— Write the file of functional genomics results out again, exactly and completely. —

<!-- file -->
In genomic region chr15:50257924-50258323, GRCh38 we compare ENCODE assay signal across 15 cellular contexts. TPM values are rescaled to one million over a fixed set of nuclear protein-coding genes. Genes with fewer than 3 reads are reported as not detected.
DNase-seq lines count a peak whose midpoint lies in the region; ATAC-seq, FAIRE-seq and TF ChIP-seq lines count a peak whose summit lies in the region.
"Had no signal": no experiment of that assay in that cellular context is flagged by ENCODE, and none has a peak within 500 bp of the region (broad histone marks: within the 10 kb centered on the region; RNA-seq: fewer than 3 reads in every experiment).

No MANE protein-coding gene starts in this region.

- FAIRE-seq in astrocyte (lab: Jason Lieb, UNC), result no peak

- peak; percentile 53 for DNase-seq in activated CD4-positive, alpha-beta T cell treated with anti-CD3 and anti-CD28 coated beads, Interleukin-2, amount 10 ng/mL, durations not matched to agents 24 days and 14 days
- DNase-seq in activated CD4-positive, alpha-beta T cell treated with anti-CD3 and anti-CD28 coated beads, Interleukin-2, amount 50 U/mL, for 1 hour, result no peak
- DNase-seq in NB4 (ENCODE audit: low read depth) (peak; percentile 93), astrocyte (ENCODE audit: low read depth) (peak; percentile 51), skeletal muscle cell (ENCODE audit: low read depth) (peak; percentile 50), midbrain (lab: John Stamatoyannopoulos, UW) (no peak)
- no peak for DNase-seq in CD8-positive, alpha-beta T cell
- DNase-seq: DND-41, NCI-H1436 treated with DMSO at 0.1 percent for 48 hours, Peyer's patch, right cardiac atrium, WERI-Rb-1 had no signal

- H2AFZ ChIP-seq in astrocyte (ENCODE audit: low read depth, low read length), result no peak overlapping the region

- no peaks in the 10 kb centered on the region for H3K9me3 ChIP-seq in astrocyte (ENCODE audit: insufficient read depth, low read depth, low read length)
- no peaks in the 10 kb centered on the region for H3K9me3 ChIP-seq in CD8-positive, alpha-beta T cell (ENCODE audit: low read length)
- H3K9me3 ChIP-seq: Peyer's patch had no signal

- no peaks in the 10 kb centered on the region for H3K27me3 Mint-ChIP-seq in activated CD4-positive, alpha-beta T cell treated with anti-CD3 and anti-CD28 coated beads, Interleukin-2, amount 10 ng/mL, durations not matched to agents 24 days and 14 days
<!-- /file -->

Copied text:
In genomic region chr15:50257924-50258323, GRCh38 we compare ENCODE assay signal across 15 cellular contexts. TPM values are rescaled to one million over a fixed set of nuclear protein-coding genes. Genes with fewer than 3 reads are reported as not detected.
DNase-seq lines count a peak whose midpoint lies in the region; ATAC-seq, FAIRE-seq and TF ChIP-seq lines count a peak whose summit lies in the region.
"Had no signal": no experiment of that assay in that cellular context is flagged by ENCODE, and none has a peak within 500 bp of the region (broad histone marks: within the 10 kb centered on the region; RNA-seq: fewer than 3 reads in every experiment).

No MANE protein-coding gene starts in this region.

- FAIRE-seq in astrocyte (lab: Jason Lieb, UNC), result no peak

- peak; percentile 53 for DNase-seq in activated CD4-positive, alpha-beta T cell treated with anti-CD3 and anti-CD28 coated beads, Interleukin-2, amount 10 ng/mL, durations not matched to agents 24 days and 14 days
- DNase-seq in activated CD4-positive, alpha-beta T cell treated with anti-CD3 and anti-CD28 coated beads, Interleukin-2, amount 50 U/mL, for 1 hour, result no peak
- DNase-seq in NB4 (ENCODE audit: low read depth) (peak; percentile 93), astrocyte (ENCODE audit: low read depth) (peak; percentile 51), skeletal muscle cell (ENCODE audit: low read depth) (peak; percentile 50), midbrain (lab: John Stamatoyannopoulos, UW) (no peak)
- no peak for DNase-seq in CD8-positive, alpha-beta T cell
- DNase-seq: DND-41, NCI-H1436 treated with DMSO at 0.1 percent for 48 hours, Peyer's patch, right cardiac atrium, WERI-Rb-1 had no signal

- H2AFZ ChIP-seq in astrocyte (ENCODE audit: low read depth, low read length), result no peak overlapping the region

- no peaks in the 10 kb centered on the region for H3K9me3 ChIP-seq in astrocyte (ENCODE audit: insufficient read depth, low read depth, low read length)
- no peaks in the 10 kb centered on the region for H3K9me3 ChIP-seq in CD8-positive, alpha-beta T cell (ENCODE audit: low read length)
- H3K9me3 ChIP-seq: Peyer's patch had no signal

- no peaks in the 10 kb centered on the region for H3K27me3 Mint-ChIP-seq in activated CD4-positive, alpha-beta T cell treated with anti-CD3 and anti-CD28 coated beads, Interleukin-2, amount 10 ng/mL, durations not matched to agents 24 days and 14 days